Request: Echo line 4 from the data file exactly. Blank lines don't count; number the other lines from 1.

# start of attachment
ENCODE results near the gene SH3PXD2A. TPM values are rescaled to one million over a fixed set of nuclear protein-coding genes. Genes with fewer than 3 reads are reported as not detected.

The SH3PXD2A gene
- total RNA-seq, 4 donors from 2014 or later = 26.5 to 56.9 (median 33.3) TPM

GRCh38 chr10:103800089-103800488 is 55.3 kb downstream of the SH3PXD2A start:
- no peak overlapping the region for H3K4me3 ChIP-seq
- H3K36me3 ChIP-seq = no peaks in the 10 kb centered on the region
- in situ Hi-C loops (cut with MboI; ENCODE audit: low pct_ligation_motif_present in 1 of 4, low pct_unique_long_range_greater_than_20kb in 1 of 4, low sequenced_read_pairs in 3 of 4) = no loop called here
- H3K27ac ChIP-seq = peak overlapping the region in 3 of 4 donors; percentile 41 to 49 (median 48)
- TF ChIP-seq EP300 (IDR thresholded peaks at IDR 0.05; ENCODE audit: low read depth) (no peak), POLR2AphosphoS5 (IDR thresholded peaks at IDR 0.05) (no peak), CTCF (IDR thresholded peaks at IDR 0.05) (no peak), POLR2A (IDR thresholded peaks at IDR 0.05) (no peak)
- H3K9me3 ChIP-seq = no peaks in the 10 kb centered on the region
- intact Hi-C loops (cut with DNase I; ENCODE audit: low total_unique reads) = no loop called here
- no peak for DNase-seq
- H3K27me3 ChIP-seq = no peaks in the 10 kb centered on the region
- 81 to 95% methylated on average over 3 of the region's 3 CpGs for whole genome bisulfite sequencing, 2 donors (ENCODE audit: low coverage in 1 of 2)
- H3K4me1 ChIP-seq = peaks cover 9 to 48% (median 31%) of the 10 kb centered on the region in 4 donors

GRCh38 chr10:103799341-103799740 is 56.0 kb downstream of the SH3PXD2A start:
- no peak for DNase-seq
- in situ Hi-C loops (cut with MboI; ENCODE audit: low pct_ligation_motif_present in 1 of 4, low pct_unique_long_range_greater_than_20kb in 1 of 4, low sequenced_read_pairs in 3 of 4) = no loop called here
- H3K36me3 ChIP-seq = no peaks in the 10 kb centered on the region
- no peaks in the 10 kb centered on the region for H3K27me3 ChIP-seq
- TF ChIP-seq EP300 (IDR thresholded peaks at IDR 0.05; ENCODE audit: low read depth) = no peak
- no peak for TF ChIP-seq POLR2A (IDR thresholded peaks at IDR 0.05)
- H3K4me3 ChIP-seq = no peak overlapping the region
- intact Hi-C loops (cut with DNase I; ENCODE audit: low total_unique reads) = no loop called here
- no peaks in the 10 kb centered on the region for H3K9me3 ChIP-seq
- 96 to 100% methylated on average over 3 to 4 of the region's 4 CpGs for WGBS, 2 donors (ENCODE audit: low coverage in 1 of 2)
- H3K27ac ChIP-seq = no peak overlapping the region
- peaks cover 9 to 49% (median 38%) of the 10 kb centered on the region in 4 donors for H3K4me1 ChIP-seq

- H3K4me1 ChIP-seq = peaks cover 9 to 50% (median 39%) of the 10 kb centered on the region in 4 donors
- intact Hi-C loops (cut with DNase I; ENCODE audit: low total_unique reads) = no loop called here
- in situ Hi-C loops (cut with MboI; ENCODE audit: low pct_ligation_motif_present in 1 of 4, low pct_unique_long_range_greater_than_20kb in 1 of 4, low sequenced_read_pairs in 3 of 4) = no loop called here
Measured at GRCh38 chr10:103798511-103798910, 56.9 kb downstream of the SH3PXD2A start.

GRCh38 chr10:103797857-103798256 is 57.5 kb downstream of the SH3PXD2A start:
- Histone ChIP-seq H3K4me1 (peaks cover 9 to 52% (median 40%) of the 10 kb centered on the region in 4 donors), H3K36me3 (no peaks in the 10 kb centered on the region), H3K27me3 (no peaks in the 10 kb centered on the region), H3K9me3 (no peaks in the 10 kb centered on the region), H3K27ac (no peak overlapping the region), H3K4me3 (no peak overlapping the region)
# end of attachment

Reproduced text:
GRCh38 chr10:103800089-103800488 is 55.3 kb downstream of the SH3PXD2A start: